Thursday, August 2, 2012

Thursday August 2

Still can't believe the month of August is already here!  The whales continue to be on Jeffreys Ledge but each time we venture offshore not even each day, it is seriously each trip, is so vastly different than the previous and soon-to-be next!  There seems to be no rhyme or reason to what we see.  Whales move in and move out.  Animals from one trip disappear during the next and new ones move in without having been seen just hours prior.  It is insane and yet spectacular all at the same time.  Different whales different behaviors; it is wildlife at its finest.

This morning we began our day with some very impressive whales holding their breaths.  Our first Fin whale was under the water for 16 minutes and even as we eased our way out of the area we still never saw it return up for a few breaths of air.  Definitely doing a great job spending time, and probably great distances, over the region under the water.  Next even a Minke whale was being elusive.  It seemed everything we were seeing wanted nothing to do with us.  With a few more spouts out in the distance maybe the third time would be the charm.  It worked!  We ended up spending time with two Fin whales.  It was Ladder (again!) moving through the water with another identified whale, #0926.  While this animal does not have a name, it was still fun to see both these large Fin whales circle around before taking off and ultimately splitting apart.  We got some great looks at these whales and then pressed on to explore some more areas of Jeffreys Ledge.
Fin whale #0926
Our next whale was another species.  A Humpback whale surfaced just out in the distance.  We maneuvered over, watched this whale go on a deeper dive, and 18 minutes later we were still waiting!  More whales were holding their breaths...  Sometimes the whales we see spend only a couple minutes under the water and today we had the complete opposite.  But honestly that's okay.  We all go out in search of wild animals.  There is no training, no feeding, no planned behaviors from any whale we see.  Instead we just catch a glimpse into the lives of such incredible creatures and sometimes we come across whales that spend a good bit of time under the water.  The whales choose their behaviors, not us, we only get the lucky chance to see any of them to begin with.

With more time we continued on and soon spotted another spout.  One turned into two and then more.  We ended up in an area where we had 3 Fin whales and 1 Humpback whale.  Two of the Fin whales were moving in tandem together while the 3rd moved into the area on its own. 
Fin whale pair moving effortlessly along
Our Humpback whale was Ballpark and was just circling close by.  This is a two year old whale and just got its name last month!
Ballpark the Humpback whale
At one point as we sat with our engines shut off as we had a Humpback whale off our right side, a Fin whale off our left side, and a pair of Fin whales swim by the stern.  It was awesome!  Nothing beats sitting in silence, floating on the surface, just watching and hearing the whales move around.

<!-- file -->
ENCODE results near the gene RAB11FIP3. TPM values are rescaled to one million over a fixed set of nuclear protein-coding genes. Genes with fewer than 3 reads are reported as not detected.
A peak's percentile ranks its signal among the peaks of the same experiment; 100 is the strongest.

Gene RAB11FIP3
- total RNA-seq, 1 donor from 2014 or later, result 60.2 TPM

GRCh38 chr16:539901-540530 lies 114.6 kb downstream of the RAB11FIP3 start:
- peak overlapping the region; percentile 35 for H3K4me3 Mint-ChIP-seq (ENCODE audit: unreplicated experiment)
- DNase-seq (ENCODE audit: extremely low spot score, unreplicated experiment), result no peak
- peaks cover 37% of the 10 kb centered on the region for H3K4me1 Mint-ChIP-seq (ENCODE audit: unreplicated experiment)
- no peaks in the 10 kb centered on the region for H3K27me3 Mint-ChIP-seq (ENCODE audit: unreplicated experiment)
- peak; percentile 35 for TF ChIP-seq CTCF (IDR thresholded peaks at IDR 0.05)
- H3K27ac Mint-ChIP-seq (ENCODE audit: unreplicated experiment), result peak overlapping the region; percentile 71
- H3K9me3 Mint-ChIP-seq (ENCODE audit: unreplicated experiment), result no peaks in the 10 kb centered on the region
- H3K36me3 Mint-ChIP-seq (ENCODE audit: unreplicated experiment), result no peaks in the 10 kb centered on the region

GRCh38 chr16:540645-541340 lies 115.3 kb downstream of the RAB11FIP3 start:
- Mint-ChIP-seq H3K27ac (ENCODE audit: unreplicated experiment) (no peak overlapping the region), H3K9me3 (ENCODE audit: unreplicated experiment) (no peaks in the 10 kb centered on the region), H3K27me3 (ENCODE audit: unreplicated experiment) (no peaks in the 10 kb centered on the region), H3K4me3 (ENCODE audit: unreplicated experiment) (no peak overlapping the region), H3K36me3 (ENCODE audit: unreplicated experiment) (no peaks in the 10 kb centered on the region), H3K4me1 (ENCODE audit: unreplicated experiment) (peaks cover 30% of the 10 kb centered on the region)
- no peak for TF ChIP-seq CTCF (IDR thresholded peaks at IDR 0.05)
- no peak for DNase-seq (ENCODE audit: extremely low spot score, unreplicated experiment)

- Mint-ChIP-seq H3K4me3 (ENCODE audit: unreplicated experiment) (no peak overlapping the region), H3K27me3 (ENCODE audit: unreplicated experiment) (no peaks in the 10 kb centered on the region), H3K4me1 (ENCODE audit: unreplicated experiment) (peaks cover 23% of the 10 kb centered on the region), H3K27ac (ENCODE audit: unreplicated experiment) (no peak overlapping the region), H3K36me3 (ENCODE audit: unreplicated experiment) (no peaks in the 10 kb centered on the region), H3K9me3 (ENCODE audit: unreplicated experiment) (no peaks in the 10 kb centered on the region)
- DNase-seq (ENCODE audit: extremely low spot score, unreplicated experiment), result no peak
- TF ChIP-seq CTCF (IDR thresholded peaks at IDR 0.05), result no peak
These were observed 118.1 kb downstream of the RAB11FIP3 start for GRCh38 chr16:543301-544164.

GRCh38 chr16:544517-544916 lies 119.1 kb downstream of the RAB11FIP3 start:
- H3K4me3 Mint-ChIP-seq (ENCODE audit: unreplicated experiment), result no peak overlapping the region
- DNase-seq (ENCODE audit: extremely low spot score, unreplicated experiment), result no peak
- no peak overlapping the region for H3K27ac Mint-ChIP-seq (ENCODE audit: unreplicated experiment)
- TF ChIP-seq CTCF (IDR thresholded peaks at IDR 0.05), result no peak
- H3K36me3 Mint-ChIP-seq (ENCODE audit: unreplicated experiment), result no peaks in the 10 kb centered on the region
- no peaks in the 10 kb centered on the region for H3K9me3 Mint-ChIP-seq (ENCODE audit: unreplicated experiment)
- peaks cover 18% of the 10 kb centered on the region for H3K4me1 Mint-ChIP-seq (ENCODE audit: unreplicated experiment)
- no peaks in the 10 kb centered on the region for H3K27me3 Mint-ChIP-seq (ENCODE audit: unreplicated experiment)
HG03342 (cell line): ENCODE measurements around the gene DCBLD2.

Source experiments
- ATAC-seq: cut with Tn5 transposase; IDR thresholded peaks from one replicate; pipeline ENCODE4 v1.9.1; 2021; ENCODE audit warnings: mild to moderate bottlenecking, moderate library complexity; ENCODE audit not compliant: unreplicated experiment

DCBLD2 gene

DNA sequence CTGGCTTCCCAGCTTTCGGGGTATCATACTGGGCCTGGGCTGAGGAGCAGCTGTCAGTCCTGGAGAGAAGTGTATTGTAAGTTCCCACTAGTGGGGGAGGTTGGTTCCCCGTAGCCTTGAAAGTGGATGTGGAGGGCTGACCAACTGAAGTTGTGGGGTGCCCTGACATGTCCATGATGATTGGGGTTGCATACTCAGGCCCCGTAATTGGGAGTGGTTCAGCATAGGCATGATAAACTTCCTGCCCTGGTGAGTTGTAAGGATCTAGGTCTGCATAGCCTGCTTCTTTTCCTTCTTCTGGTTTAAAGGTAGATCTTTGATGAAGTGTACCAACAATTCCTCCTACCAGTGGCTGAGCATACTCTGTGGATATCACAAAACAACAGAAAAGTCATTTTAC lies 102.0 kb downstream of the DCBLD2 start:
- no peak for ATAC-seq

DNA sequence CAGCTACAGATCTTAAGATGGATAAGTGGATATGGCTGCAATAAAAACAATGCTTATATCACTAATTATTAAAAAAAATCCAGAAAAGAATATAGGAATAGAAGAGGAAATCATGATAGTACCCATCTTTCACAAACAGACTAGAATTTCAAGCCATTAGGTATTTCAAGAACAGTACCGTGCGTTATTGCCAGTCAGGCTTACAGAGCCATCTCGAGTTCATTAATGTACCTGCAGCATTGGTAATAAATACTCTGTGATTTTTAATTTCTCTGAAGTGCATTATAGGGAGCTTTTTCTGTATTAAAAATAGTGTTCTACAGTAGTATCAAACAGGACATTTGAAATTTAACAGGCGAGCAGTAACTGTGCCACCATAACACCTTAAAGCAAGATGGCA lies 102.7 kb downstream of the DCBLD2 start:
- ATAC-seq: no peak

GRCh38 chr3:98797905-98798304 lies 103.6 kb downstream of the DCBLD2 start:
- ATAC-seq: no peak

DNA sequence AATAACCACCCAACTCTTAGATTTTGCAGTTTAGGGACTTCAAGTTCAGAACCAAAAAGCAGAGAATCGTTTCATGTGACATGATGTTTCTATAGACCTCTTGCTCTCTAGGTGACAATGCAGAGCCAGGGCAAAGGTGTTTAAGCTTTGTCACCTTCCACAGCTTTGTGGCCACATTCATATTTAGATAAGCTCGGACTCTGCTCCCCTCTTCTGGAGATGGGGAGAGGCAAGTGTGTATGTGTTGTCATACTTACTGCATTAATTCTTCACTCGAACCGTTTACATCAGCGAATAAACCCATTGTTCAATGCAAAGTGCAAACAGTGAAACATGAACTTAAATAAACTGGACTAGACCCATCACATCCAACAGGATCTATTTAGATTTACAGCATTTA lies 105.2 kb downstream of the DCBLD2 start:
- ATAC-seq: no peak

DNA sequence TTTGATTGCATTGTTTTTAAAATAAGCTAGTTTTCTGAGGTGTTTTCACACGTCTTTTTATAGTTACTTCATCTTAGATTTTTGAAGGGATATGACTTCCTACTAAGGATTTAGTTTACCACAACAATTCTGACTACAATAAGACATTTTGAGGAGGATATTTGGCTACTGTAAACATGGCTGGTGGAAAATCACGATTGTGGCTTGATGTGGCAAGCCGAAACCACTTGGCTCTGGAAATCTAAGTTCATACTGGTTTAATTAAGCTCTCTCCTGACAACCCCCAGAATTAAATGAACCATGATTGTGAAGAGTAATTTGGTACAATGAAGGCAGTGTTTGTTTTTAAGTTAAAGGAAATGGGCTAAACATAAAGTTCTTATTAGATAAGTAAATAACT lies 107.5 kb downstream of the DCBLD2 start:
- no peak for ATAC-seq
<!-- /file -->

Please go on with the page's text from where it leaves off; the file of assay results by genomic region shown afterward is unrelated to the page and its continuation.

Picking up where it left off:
This Fin whale swam just in front of the boat!
This afternoon our first sighting came up unexpectedly.  A small pod of Atlantic white-sided dolphins appeared just ahead of us.  We got a few look at these 5 whales before we lost track of them as they swam through the area.  Since we were still inshore of the Ledge we decided to continue on in search of more whale-life.

Our next stop was on a Fin whale.  This animal was just circling around so we got some great looks at the whale on each side of the boat. 
Fin whale taking a good breath of air
Fin whale dorsal fin
There were a few more Fin whales around but all the whales started to cross paths with each other and with another whale watching boat in the area and multiple whales around we didn't want to interfere with the whales' movements so we eased our way out of the area and made our way over to a few other spouts not far away.  We saw two Humpback whales, both heading in different directions, so decided to start with the whale a bit closer to us.  Turns out it was Ballpark again.  We enjoyed watching this whale move through the area when suddenly it decided to change up its behavior.  This whale decided to lift the entire back half of its body out of the water.  34 lob-tails and 1 tail breach later (thanks to Katie, one of the Blue Ocean Society's summer interns for recording all the behaviors!) Ballpark went back to just swimming through the water.  This whale put on quite the display for everyone on board. It was incredible. 
Tail breach!
Not only seeing this whale constantly launch part of its body into the air but hearing the sound as the tail smacks back down on the surface is something unlike any other. 

Ballpark lob-tailing high into the sky
Still going strong!
We attempted to relocate the other Humpback whale in the area after leaving Ballpark but this whale was moving further offshore and we were running short on time.  It was another great day out on the ocean.  I wonder what we will encounter come tomorrow for another day of whale watching on Jeffreys Ledge...


  1. Here's my recording of the "Ballpark" lobtailing encounter:

  2. Thanks so much for sharing such an incredible series of events James for all of us to remember for a very long time!!!